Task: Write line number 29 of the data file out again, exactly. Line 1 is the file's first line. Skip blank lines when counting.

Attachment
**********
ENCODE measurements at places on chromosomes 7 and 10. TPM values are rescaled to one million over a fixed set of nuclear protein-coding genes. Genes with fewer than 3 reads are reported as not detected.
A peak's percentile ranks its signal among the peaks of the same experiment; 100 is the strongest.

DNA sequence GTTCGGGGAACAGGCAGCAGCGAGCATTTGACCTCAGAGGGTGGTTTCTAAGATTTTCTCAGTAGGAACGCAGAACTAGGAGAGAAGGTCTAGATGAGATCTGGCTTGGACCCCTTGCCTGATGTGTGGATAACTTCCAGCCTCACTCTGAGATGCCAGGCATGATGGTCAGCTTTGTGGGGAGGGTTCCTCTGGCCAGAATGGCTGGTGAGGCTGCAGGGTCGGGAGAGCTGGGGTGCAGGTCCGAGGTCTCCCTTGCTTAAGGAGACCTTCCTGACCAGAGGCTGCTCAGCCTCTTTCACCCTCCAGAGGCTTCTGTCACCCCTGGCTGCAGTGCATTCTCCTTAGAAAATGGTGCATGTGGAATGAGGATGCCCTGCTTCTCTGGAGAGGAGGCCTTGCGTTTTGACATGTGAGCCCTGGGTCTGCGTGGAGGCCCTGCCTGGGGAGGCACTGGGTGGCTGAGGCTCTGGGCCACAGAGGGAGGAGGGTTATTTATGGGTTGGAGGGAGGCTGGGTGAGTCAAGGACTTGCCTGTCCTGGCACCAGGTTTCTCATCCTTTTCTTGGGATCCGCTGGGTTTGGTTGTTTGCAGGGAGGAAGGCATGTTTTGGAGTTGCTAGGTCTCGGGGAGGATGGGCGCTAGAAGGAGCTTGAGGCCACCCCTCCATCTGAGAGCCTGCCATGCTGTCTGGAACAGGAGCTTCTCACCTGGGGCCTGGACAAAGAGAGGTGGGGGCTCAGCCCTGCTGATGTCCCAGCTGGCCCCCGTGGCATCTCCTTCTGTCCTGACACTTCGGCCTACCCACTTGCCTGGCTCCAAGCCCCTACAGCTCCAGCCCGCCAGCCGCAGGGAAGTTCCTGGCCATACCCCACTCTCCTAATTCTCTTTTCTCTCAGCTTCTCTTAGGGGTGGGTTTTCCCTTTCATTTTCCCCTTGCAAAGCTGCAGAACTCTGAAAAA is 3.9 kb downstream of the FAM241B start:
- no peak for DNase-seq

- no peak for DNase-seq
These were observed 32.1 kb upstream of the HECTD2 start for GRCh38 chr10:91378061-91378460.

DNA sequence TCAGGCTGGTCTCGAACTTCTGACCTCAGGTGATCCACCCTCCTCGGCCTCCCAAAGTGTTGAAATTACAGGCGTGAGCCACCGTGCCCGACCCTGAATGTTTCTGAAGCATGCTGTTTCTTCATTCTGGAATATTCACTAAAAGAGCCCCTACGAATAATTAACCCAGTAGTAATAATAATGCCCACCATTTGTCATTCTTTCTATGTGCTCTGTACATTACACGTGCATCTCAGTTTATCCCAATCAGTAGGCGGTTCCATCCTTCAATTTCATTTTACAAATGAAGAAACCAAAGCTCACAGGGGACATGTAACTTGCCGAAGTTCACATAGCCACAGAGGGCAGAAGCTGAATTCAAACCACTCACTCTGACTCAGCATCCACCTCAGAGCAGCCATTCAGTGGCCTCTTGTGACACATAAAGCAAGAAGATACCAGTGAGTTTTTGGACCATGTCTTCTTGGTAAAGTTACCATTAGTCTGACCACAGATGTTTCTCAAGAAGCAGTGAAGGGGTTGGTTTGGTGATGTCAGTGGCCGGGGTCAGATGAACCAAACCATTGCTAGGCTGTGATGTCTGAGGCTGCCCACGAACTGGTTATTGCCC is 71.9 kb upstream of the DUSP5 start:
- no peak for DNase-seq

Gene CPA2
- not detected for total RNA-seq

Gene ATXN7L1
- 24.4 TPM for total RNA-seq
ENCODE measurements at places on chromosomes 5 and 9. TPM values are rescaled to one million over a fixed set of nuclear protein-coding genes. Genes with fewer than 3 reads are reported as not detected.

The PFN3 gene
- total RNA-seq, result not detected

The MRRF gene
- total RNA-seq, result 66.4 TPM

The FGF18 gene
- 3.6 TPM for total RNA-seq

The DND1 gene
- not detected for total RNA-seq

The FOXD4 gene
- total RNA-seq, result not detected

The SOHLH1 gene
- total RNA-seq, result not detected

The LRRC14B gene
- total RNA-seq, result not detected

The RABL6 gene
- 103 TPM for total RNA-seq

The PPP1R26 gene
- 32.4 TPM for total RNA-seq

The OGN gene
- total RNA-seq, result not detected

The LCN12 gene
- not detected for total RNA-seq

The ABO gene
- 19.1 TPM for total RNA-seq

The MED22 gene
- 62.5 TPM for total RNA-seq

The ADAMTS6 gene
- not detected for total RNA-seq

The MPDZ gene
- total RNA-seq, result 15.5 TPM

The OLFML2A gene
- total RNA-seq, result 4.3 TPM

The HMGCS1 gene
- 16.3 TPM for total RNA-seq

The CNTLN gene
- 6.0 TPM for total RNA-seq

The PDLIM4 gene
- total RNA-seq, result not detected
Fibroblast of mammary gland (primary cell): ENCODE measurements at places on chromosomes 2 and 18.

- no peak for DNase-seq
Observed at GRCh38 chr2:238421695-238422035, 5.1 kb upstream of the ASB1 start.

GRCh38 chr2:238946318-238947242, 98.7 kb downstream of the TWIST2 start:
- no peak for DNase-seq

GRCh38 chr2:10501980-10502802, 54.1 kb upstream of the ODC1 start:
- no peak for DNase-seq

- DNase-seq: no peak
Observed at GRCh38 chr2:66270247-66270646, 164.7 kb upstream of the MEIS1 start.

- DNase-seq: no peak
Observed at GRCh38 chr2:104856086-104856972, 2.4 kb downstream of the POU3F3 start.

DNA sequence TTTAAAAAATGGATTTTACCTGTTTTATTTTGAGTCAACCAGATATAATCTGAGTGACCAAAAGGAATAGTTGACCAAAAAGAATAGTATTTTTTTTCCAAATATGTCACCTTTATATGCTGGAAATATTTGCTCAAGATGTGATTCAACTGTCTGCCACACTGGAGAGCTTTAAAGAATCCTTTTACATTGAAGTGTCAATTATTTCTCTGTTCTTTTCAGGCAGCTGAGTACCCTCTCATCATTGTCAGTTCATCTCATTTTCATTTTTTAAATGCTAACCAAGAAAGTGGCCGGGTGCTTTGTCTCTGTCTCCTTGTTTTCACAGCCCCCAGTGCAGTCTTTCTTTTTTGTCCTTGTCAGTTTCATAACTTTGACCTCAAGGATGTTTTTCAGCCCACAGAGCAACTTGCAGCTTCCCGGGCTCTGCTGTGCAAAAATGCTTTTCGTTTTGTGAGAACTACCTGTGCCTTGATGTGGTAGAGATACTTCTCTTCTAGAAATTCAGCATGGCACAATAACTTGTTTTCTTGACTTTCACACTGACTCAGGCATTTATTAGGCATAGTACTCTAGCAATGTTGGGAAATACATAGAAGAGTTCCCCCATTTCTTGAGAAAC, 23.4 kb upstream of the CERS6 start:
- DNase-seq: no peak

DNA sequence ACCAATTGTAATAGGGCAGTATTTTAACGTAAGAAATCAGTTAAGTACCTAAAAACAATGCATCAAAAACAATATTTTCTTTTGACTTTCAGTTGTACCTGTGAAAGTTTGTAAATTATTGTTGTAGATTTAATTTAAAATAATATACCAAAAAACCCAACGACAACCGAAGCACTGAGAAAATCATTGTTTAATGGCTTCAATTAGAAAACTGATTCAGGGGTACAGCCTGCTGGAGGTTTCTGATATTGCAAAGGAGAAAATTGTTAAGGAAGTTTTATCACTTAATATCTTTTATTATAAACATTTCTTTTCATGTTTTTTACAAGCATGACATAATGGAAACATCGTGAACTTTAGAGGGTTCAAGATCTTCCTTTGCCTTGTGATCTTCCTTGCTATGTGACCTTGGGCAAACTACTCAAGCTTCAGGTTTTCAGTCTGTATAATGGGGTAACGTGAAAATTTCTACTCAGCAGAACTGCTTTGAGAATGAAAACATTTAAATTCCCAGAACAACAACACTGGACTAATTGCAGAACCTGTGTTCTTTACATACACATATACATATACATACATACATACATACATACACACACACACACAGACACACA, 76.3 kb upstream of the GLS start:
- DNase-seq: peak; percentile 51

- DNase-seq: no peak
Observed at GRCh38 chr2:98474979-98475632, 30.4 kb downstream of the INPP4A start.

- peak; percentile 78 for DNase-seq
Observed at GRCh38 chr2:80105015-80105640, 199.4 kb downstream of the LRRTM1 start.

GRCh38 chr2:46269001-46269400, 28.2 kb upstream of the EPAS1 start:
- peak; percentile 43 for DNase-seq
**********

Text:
- 103 TPM for total RNA-seq